Finally, we turn to the question about stock versus change in reserves. So far, our specification assumes that the explanatory variables influence the stock of reserves a country wishes to hold. This is a natural assumption for the precautionary motives for holding reserves, but less so if countries are accumulating reserves as a by-product of undervalued exchange rates as part of an esport-led growth strategy. Of course, a country that is pursuing a mercantilist strategy will need to maintain an undervalued exchange rate and over time this accumulation should show up in the stock of reserves held. Nevertheless, this also implies that the stock of reserves should be related to the duration of the undervaluation.21
To examine this issue, we re-estimate our baseline, period, and quantile regressions of Tables 1 and 2 replacing undervaluation with two measures of undervaluation duration.22 The first is the cumulative number of years a country is undervalued; the second is the same except that it is reset to zero in any year it is not undervalued. Results in Table 5 suggest that—just like undervaluation—the duration of undervaluation matters for the average stock of reserves, post-Asian crisis in the period analysis, and across all quantiles. Results in Tables 1 and 2 are broadly preserved, and, in addition, partner growth volatility now becomes statistically significant across all quantiles, with greater effect on low reserve holders; the volatility of exchange rate is not important for reserve holders beyond the 25th percentile.
V. Accounting for EME Reserve Holdings
How well does the model account for EME reserves? Figure 5 graphs the cumulative change in reserves (in percent of GDP, averaged across countries) as well as the fitted values for the quantile regression.23 The residuals are large and negative following the onset of the 1982 onset of the debt crisis (recall that we exclude time and country fixed effects) until the start of the 1990s—suggesting that EMEs involuntarily held fewer reserves than they would consider sufficient for precautionary purposes. During this period, undervaluation contributes positively to the predicted increase in reserves—though, as noted above, this likely reflects devalued real exchange rates in the aftermath of the debt crisis rather than deliberate mercantilism. Precautionary demand against current account shocks contributes negatively because these shocks are becoming less important during this period.24 Insurance against capital account shocks contributes positively, albeit minutely, to accumulation in the early part of the sample.
Figure 5.Actual and Fitted Cumulative Change in Reserves1
Source: Authors’ calculations.
1 Actual and quantile regression fited change in log(reserves/GDP) excluding effects of scale variables (population and per capita income) and exchange rate regime variables.
From the early 1990s onwards, reserve holdings by EMEs are increasing, eventually at a faster pace than the model would predict. Insurance against capital account shocks is the most important determinant of the rise in predicted reserves, especially in the years following the Asian financial crisis. Undervaluation of the exchange rate becomes progressively important in the latter half of the 2000s, and since this is in the context of increasing reserves, it probably represents intentional undervaluation. Insurance against potential current account shocks is a positive, but marginal, contributor to reserves accumulation. Finally, the average residual is positive starting around 2000, except in 2008 when EMEs ran down reserves as their currencies came under pressure from both the current account shock (the fall in export demand) and the capital account shock (the sudden stop of capital inflows).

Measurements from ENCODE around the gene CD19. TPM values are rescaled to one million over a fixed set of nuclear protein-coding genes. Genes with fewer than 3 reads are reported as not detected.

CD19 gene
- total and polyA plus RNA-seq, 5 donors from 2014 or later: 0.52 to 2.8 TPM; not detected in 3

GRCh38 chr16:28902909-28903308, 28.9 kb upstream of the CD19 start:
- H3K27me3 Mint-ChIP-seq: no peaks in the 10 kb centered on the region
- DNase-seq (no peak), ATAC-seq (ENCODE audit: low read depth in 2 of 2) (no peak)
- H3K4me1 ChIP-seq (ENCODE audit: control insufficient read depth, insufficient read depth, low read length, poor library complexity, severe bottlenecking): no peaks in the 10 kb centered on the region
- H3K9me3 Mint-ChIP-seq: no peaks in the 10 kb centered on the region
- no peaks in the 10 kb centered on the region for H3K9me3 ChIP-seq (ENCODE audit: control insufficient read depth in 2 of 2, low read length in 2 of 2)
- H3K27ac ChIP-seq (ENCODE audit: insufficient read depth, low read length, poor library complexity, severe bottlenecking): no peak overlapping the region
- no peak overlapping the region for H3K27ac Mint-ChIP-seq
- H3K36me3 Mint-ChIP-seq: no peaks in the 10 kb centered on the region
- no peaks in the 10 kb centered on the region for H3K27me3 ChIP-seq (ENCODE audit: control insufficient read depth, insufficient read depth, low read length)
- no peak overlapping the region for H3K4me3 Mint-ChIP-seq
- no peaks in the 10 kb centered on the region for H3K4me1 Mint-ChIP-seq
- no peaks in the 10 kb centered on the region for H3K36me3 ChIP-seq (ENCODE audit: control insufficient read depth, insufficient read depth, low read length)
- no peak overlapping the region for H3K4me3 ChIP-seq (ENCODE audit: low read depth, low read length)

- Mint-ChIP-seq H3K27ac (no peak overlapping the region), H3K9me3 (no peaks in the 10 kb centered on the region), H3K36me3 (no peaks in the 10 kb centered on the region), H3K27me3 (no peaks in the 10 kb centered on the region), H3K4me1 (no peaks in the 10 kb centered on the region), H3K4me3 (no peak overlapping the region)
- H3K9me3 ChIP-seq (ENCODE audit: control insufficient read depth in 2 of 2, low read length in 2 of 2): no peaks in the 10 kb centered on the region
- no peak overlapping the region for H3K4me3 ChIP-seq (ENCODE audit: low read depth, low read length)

Turning to the cross sectional variation, Figure 6 shows the improvement in fit that we obtain using quantile regressions. The average error (here given by the mean absolute deviation) is consistently smaller using quantile regressions, with the largest improvement apparent for observations in the bottom and/or lowest quartile (implying that low-reserve holders behave more differently than the average reserve holder). The bottom panel of Figure 6 compares the mean absolute deviation under the quantile and OLS regressions by country; most observations are to the right of the 45° line, implying a larger average error under OLS.
Figure 6.Mean Absolute Deviations, Quantile Regressions and OLS
Source: Authors’ calculations.
Figure 7a compares fitted and actual reserves using quantile regressions by country for the period just prior to the onset of the global financial crisis (i.e., 2007). Using estimated coefficients from the 25th to the 90th percentiles the figures we trace the improvement in the fit across, say, the high and low reserve holders: for the bottom 25th reserve holders, the better fit should lie in the top left graph, while for the top 75th holders, the better fit should be bottom right graph. This is indeed the case: for the bottom three reserve holders Mexico, Ecuador, Dominican Republic (painted in blue) their fitted values are closest to the actual (and the 450 line) in the first figure using the 25th percentile betas, and worse in the 90th; similarly, the top reserve holders China, Russia, Malaysia, Lebanon (painted in red) have their best fit in the last figure using the 90th percentile estimates (and worst in the first). Comparing to the OLS fitted-actual graph (Figure 7b), China is estimated to have significantly more reserves (in percent of GDP) than predicted by the OLS regression, but to be almost exactly on the regression line when compared to other countries with more similar levels, and corresponding motives, for holding reserves.